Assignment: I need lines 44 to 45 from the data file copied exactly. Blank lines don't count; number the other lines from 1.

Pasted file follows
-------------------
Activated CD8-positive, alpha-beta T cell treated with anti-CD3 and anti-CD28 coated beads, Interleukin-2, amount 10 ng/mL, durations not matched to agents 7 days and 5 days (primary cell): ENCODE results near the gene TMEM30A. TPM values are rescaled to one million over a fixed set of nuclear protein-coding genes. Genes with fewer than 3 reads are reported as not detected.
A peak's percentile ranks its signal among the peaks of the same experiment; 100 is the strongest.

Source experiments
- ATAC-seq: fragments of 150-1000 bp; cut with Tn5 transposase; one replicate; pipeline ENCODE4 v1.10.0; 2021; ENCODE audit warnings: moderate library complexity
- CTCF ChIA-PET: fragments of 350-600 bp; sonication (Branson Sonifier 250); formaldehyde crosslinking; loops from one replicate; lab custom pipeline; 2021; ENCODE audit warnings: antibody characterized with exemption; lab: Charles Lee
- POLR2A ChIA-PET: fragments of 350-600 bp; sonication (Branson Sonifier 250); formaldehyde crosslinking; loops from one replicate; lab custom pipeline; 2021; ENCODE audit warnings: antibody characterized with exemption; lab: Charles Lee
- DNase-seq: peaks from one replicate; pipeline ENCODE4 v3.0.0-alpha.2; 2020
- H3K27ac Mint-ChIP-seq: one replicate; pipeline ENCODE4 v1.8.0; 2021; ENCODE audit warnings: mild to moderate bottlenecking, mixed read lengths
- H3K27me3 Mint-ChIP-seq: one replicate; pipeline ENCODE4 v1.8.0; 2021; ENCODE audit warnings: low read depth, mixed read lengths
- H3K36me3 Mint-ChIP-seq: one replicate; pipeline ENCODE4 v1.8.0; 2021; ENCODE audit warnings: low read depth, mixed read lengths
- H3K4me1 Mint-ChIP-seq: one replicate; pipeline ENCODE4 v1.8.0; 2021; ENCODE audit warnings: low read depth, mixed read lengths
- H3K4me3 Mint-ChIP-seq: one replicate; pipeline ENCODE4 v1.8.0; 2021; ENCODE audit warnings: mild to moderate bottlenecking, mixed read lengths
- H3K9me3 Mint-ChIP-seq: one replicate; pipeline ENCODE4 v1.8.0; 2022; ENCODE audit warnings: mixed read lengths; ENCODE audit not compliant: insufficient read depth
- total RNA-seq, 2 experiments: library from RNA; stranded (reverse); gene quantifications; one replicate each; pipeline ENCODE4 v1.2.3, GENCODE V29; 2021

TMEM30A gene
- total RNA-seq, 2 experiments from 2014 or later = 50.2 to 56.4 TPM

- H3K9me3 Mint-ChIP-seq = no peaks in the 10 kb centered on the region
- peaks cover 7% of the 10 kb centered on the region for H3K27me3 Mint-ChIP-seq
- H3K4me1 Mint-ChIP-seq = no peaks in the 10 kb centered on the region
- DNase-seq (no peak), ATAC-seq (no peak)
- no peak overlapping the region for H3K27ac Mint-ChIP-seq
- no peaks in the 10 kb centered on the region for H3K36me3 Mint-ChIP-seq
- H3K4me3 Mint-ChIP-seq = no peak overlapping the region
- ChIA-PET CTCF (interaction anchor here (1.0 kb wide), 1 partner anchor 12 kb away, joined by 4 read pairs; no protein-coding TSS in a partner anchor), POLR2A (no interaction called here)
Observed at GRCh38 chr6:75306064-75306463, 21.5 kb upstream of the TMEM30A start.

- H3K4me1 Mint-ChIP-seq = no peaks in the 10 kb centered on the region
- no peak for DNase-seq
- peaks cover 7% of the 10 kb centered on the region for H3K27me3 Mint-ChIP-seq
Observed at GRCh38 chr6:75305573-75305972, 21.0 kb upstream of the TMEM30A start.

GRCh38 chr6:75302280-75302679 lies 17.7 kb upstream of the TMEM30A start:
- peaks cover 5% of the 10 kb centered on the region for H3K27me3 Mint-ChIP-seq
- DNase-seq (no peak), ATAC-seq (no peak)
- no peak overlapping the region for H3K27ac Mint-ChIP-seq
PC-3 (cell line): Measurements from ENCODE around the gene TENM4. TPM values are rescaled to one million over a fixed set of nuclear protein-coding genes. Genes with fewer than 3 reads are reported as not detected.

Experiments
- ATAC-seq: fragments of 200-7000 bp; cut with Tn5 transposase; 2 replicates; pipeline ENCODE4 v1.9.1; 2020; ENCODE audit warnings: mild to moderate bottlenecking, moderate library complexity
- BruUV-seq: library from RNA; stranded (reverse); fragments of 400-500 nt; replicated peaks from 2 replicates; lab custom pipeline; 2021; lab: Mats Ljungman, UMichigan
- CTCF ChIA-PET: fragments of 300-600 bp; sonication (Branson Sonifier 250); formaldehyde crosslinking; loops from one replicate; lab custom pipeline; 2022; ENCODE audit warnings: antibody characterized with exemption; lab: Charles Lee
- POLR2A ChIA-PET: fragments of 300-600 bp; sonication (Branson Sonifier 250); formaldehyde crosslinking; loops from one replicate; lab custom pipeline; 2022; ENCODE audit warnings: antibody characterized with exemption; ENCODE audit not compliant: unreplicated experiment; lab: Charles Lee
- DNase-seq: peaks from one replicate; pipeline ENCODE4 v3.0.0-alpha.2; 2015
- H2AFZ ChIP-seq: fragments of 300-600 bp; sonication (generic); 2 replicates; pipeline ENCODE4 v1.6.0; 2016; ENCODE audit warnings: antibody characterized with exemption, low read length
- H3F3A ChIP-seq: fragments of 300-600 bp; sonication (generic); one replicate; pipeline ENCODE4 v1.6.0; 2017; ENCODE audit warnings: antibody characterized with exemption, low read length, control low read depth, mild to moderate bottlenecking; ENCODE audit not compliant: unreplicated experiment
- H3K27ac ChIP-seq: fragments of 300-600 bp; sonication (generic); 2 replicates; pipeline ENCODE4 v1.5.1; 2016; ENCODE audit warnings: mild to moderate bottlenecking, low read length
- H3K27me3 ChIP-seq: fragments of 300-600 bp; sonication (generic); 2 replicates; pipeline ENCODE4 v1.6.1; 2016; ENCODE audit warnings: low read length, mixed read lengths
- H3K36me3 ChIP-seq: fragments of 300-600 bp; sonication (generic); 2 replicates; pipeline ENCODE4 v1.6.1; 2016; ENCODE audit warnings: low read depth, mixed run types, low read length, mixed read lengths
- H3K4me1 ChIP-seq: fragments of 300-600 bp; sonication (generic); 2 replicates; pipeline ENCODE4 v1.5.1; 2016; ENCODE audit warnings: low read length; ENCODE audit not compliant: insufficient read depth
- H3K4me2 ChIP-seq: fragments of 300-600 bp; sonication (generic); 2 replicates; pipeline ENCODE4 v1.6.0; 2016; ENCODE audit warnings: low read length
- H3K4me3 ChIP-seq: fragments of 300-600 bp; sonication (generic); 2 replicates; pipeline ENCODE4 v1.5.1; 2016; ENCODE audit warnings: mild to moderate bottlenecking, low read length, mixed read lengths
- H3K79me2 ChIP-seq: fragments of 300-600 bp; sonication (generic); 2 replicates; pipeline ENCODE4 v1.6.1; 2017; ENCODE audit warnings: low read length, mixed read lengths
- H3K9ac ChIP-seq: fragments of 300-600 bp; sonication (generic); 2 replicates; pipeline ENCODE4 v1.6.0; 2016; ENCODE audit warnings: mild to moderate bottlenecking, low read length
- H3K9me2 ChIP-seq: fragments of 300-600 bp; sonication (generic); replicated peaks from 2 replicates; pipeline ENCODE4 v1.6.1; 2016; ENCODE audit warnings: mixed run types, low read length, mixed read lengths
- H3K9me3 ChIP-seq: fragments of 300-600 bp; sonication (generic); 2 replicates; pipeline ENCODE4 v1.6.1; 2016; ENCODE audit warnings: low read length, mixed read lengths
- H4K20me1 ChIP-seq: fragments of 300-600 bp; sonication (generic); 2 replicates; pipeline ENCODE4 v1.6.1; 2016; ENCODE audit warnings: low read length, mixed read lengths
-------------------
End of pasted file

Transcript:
- H3K27me3 ChIP-seq: fragments of 300-600 bp; sonication (generic); 2 replicates; pipeline ENCODE4 v1.6.1; 2016; ENCODE audit warnings: low read length, mixed read lengths
- H3K36me3 ChIP-seq: fragments of 300-600 bp; sonication (generic); 2 replicates; pipeline ENCODE4 v1.6.1; 2016; ENCODE audit warnings: low read depth, mixed run types, low read length, mixed read lengths